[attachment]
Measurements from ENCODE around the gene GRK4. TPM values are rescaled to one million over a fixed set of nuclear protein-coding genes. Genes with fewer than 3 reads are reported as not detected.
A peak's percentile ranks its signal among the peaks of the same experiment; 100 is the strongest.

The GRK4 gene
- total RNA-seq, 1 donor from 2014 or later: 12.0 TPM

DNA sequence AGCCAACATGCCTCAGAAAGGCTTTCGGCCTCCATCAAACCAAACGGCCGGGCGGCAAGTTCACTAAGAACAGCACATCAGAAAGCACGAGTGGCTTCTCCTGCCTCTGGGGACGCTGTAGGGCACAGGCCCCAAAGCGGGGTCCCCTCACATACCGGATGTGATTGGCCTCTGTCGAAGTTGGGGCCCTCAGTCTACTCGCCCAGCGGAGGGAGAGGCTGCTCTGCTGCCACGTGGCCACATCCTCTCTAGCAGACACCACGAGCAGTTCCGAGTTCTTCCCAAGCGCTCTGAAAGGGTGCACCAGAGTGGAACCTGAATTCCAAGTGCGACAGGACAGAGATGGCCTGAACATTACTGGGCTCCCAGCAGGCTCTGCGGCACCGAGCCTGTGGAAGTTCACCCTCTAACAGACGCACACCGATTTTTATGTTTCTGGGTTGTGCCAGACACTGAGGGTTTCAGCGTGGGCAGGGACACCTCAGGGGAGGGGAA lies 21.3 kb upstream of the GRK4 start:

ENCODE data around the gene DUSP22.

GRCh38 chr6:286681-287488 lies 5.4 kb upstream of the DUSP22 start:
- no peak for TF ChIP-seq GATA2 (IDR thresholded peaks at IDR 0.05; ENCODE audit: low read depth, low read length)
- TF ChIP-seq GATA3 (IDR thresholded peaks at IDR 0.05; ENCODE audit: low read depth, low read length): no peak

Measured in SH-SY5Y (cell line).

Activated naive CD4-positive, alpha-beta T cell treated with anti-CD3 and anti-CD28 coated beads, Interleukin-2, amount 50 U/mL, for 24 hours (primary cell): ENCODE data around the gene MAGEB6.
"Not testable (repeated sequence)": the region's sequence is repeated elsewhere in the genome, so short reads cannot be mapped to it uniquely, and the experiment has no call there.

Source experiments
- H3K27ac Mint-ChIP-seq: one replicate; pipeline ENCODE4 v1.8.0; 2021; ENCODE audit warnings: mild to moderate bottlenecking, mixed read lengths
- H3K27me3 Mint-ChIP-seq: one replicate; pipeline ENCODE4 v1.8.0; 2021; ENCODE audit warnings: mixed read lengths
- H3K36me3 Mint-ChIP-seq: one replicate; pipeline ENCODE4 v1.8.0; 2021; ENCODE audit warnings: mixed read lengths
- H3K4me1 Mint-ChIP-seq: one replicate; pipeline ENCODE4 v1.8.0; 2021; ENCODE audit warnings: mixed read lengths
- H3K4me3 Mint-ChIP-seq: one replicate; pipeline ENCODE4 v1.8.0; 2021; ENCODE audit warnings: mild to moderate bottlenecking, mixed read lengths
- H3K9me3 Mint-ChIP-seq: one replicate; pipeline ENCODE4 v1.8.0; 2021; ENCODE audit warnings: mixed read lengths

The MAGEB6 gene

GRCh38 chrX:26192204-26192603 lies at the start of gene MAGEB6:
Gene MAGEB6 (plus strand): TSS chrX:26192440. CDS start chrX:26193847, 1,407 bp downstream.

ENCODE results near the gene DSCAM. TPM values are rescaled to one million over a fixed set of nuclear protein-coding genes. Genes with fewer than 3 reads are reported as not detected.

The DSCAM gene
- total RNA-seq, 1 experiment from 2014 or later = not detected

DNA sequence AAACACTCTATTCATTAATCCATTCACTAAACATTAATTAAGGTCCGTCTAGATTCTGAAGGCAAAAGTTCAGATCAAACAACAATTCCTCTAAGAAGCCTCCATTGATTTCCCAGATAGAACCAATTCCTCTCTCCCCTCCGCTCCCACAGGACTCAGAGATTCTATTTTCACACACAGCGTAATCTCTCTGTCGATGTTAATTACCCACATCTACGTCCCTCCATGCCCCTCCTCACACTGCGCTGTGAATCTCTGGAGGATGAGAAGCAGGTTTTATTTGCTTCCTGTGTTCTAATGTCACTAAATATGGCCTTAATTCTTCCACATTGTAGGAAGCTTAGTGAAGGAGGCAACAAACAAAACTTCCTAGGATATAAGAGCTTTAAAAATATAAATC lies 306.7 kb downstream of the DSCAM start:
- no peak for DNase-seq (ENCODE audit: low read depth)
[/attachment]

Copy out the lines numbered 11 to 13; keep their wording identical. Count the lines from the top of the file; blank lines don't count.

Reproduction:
Activated naive CD4-positive, alpha-beta T cell treated with anti-CD3 and anti-CD28 coated beads, Interleukin-2, amount 50 U/mL, for 24 hours (primary cell): ENCODE data around the gene MAGEB6.
"Not testable (repeated sequence)": the region's sequence is repeated elsewhere in the genome, so short reads cannot be mapped to it uniquely, and the experiment has no call there.

Source experiments